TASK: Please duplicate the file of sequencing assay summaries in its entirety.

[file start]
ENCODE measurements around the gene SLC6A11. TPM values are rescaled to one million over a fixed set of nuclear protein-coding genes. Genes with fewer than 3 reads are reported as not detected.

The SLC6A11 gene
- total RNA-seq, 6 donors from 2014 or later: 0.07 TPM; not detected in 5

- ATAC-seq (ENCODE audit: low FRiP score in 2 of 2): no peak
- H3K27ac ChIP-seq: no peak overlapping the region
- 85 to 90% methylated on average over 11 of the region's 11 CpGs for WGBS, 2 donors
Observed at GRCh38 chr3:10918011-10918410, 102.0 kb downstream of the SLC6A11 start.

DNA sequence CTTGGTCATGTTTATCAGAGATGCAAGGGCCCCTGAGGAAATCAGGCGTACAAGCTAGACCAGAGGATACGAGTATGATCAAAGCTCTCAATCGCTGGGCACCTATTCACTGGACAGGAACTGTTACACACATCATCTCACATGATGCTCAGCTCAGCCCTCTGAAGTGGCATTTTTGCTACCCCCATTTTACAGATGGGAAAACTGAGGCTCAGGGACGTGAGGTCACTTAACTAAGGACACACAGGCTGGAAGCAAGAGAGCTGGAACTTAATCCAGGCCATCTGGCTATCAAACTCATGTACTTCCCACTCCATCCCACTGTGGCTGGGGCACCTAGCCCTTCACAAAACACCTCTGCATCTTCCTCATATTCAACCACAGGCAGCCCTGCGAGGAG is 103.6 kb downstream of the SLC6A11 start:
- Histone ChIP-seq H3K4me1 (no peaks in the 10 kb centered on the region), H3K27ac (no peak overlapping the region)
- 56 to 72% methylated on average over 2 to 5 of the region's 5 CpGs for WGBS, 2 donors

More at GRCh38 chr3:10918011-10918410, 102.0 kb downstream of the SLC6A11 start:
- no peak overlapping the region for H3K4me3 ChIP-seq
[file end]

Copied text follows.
ENCODE measurements around the gene SLC6A11. TPM values are rescaled to one million over a fixed set of nuclear protein-coding genes. Genes with fewer than 3 reads are reported as not detected.

The SLC6A11 gene
- total RNA-seq, 6 donors from 2014 or later: 0.07 TPM; not detected in 5

- ATAC-seq (ENCODE audit: low FRiP score in 2 of 2): no peak
- H3K27ac ChIP-seq: no peak overlapping the region
- 85 to 90% methylated on average over 11 of the region's 11 CpGs for WGBS, 2 donors
Observed at GRCh38 chr3:10918011-10918410, 102.0 kb downstream of the SLC6A11 start.

DNA sequence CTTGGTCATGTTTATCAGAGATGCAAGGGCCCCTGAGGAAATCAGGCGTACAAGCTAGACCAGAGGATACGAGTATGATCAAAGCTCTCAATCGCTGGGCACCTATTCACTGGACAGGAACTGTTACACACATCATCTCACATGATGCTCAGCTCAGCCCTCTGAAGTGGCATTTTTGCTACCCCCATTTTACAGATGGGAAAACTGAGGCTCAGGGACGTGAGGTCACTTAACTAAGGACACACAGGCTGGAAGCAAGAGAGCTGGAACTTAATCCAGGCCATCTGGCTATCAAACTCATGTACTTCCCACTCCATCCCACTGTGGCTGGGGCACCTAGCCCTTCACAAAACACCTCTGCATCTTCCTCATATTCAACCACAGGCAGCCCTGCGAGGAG is 103.6 kb downstream of the SLC6A11 start:
- Histone ChIP-seq H3K4me1 (no peaks in the 10 kb centered on the region), H3K27ac (no peak overlapping the region)
- 56 to 72% methylated on average over 2 to 5 of the region's 5 CpGs for WGBS, 2 donors

More at GRCh38 chr3:10918011-10918410, 102.0 kb downstream of the SLC6A11 start:
- no peak overlapping the region for H3K4me3 ChIP-seq